In the instant case, we have a situation in which on a public street a portion of defendant's audience became enraged and aroused at his utterances. Others were sympathetic and were present for the specific purpose of assisting and applauding the efforts of the defendant. The crowd became restless and potentially unruly. It filled the sidewalk and spilled out into the adjacent thoroughfare obstructing or impeding both pedestrian and vehicular traffic. An imminent danger of a breach of the peace, of a disturbance of public order, perhaps even of riot, was threatened. Defendant, at the very least, knew of the condition and was heedless of the potential evil consequences. More, as found by the trial court, he deliberately continued in a vein calculated to precipitate those consequences. We do not think, under those circumstances, that defendant had a constitutional right to disregard the police officer's word of warning with impunity and to continue to blare out his provocative utterances over loud-speakers to a milling, restless throng composed of hostile and sympathetic listeners. Where both the audience and the speaker are inevitably proceeding toward an eruption of civil strife — where, indeed, both seem to be working up to a pitch where serious disorder might well be expected — the power and duty of the State to punish the speaker who refuses to desist after appropriate warning is clear.
Justice ROBERTS stated the relevant considerations well in Cantwell v. Connecticut ( 310 U.S. 296, 308) as follows: "The offense known as breach of the peace embraces a great variety of conduct destroying or menacing public order and tranquility. It includes not only violent acts but acts and words likely to produce violence in others. No one would have the hardihood to suggest that the principle of freedom of speech sanctions incitement to riot or that religious liberty connotes the privilege to exhort others to physical attack upon those belonging to another sect. When clear and present danger of riot, disorder, interference with traffic upon the public streets, or other immediate threat to public safety, peace, or order, appears, the power of the State to prevent or punish is obvious. Equally obvious is it that a State may not unduly suppress free communication of views, religious or other, under the guise of conserving desirable conditions. * * *"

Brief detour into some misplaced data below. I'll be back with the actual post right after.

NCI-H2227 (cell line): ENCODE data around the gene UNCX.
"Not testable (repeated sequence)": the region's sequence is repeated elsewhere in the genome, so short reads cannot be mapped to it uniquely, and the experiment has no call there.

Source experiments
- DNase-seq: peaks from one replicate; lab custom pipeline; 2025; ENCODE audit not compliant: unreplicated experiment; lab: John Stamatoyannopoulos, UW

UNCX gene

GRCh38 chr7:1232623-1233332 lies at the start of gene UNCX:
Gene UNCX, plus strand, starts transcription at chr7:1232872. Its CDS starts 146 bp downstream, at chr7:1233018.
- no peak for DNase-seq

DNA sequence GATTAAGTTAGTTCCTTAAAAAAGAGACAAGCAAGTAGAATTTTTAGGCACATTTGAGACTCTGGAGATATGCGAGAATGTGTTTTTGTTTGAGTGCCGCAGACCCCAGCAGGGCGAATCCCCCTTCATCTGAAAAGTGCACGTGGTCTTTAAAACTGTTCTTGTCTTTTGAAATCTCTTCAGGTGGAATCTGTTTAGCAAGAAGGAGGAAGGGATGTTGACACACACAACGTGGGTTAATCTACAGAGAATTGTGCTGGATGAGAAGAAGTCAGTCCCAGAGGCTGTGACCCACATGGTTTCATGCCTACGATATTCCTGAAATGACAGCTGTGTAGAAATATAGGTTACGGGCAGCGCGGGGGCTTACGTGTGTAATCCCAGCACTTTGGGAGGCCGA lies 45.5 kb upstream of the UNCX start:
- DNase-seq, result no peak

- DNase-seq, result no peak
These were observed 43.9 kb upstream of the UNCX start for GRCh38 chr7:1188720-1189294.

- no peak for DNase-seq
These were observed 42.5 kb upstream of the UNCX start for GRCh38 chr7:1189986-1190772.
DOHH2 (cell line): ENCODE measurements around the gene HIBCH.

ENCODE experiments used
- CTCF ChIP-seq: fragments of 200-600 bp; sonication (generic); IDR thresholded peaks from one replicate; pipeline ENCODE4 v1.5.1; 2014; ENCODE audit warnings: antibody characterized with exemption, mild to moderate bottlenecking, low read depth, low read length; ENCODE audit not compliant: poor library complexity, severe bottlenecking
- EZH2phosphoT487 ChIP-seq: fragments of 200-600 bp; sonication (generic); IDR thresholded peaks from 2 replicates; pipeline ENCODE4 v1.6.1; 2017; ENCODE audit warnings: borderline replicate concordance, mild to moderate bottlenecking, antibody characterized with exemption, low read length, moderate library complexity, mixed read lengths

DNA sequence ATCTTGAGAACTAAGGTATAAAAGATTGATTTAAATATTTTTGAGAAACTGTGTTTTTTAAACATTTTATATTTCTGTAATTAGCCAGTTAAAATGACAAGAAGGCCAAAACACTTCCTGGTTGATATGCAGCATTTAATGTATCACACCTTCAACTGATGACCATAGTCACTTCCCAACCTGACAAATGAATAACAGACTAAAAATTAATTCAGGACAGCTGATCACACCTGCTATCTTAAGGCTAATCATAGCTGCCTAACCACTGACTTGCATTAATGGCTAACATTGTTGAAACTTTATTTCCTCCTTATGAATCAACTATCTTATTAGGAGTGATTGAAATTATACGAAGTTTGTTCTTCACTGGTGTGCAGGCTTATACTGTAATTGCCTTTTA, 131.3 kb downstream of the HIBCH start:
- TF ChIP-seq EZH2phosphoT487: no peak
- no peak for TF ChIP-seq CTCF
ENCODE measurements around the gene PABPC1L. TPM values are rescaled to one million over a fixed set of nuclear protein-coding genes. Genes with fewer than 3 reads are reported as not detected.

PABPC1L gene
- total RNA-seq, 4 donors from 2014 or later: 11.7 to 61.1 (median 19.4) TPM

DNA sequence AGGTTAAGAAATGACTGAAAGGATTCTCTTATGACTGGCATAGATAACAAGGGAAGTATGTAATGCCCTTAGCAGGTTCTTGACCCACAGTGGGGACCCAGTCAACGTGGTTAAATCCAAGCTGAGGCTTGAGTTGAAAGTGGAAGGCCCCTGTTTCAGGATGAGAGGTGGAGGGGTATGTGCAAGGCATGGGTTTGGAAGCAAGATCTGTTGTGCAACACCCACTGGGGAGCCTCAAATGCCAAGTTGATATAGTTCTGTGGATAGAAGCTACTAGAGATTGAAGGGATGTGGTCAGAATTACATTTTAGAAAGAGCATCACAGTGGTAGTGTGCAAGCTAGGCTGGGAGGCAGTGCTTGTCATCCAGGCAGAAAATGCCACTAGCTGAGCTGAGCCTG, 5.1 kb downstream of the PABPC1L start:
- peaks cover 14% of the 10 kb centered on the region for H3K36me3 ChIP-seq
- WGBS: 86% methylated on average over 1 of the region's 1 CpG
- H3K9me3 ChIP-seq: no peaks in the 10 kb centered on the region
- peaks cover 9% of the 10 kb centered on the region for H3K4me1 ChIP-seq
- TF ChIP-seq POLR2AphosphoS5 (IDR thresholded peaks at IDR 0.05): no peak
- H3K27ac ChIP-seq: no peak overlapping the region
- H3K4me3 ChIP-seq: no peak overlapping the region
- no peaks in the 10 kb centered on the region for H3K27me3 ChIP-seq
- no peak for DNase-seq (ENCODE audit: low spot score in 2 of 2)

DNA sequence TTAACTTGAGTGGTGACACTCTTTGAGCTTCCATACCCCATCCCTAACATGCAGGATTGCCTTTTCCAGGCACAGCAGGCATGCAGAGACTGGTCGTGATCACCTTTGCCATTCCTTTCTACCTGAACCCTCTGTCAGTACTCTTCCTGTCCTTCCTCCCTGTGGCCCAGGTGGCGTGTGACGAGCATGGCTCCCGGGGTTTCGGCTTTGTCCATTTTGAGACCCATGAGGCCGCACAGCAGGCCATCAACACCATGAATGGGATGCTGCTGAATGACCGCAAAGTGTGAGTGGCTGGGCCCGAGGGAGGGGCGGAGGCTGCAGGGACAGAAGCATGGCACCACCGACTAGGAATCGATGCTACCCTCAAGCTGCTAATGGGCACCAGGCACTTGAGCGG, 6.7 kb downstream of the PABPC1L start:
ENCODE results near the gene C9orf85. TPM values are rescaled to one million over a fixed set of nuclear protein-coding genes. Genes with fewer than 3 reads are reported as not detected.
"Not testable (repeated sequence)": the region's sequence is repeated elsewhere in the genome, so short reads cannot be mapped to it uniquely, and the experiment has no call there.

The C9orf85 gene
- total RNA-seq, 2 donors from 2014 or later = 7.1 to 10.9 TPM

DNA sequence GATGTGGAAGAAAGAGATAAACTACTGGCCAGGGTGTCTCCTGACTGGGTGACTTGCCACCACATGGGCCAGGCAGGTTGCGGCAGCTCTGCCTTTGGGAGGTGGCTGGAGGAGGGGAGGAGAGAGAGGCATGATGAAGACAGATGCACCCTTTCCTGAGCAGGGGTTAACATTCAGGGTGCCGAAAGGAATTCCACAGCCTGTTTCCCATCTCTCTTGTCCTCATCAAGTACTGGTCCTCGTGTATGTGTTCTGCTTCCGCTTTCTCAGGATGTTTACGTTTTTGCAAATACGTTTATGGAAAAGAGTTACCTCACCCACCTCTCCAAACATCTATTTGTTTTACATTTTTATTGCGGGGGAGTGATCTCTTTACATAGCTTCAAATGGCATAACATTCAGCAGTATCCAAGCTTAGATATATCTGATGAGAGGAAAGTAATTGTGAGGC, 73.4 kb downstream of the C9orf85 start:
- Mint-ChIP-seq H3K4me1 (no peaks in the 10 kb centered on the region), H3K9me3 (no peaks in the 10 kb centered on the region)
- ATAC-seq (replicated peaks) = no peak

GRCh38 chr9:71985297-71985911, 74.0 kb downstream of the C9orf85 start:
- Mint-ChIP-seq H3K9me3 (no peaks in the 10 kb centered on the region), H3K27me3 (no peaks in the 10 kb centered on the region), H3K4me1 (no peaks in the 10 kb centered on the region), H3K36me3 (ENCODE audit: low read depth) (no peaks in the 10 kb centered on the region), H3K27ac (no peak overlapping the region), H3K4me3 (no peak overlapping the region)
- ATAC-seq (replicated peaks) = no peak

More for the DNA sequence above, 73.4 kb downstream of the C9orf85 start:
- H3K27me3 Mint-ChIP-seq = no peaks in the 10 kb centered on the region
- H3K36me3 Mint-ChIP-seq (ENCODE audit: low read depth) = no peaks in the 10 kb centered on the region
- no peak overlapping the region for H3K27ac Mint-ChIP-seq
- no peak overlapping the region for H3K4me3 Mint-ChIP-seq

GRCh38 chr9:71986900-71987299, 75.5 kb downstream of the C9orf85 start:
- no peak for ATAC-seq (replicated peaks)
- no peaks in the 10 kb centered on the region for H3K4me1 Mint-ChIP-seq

In the instant case, there is no indication that the action of the police officer was taken as a subterfuge or excuse for suppression of defendant's views and opinions. The courts below have found, and we are bound by the finding, that the officer was motivated solely by a proper concern for the preservation of order and the protection of the general welfare, in the face of an actual interference with traffic and an imminently threatened disturbance of the peace of the community.
We are well aware of the caution with which the courts should proceed in these matters. The intolerance of a hostile audience may not, in the name of order, be permitted to silence unpopular opinions. (49 Col. L. Rev. 1118.) The Constitution does not discriminate between those whose ideas are popular and those whose views arouse opposition or dislike or hatred — guaranteeing the right of freedom of speech to the former and withholding it from the latter. We recognize, however, that the State must protect and preserve its existence, and, unfortunate as it may be, the hostility and intolerance of street audiences and the substantive evils which may flow therefrom, are practical facts of which the courts and the law enforcement officers of the State must take notice. Where, as here, we have a combination of an aroused audience divided into hostile camps, an actual interference with traffic and a speaker who is deliberately agitating and goading the crowd and the police officers to action, we think a proper case has been made out, under our State and Federal Constitutions, for punishment.
Defendant's principal, but mistaken, reliance is upon the recently decided case of Terminiello v. Chicago ( 337 U.S. 1, 5). There the Supreme Court reversed the conviction of the defendant upon the ground that it might have been based upon certain instructions of the Trial Judge to the jury authorizing a verdict of guilty if defendant's speech stirred the people to anger, invited dispute or brought about a condition of unrest. It there appeared that the speech of Terminiello was delivered in a private hall or auditorium and not upon the public street. In the abstract, no one may disagree with the proposition that a person cannot constitutionally be convicted for doing no more than delivering a speech which stirs people to anger, invites dispute or brings about a condition of unrest. That, however, is not the instant case. Here, the defendant, as indicated above, disrupted pedestrian and vehicular traffic on the sidewalk and street, and, with intent to provoke a breach of the peace and with knowledge of the consequences, so inflamed and agitated a mixed audience of sympathizers and opponents that, in the judgment of the police officers present, a clear danger of disorder and violence was threatened. Defendant then deliberately refused to accede to the reasonable request of the officer, made within the lawful scope of his authority, that the defendant desist in the interest of public welfare and safety.
We conclude that defendant was properly convicted of the offense of disorderly conduct and that his conviction, under the circumstances, does not infringe upon his constitutional right to freedom of speech.
The judgment should be affirmed.
LOUGHRAN, Ch. J., LEWIS, DESMOND, DYE, FULD and FROESSEL, JJ., concur.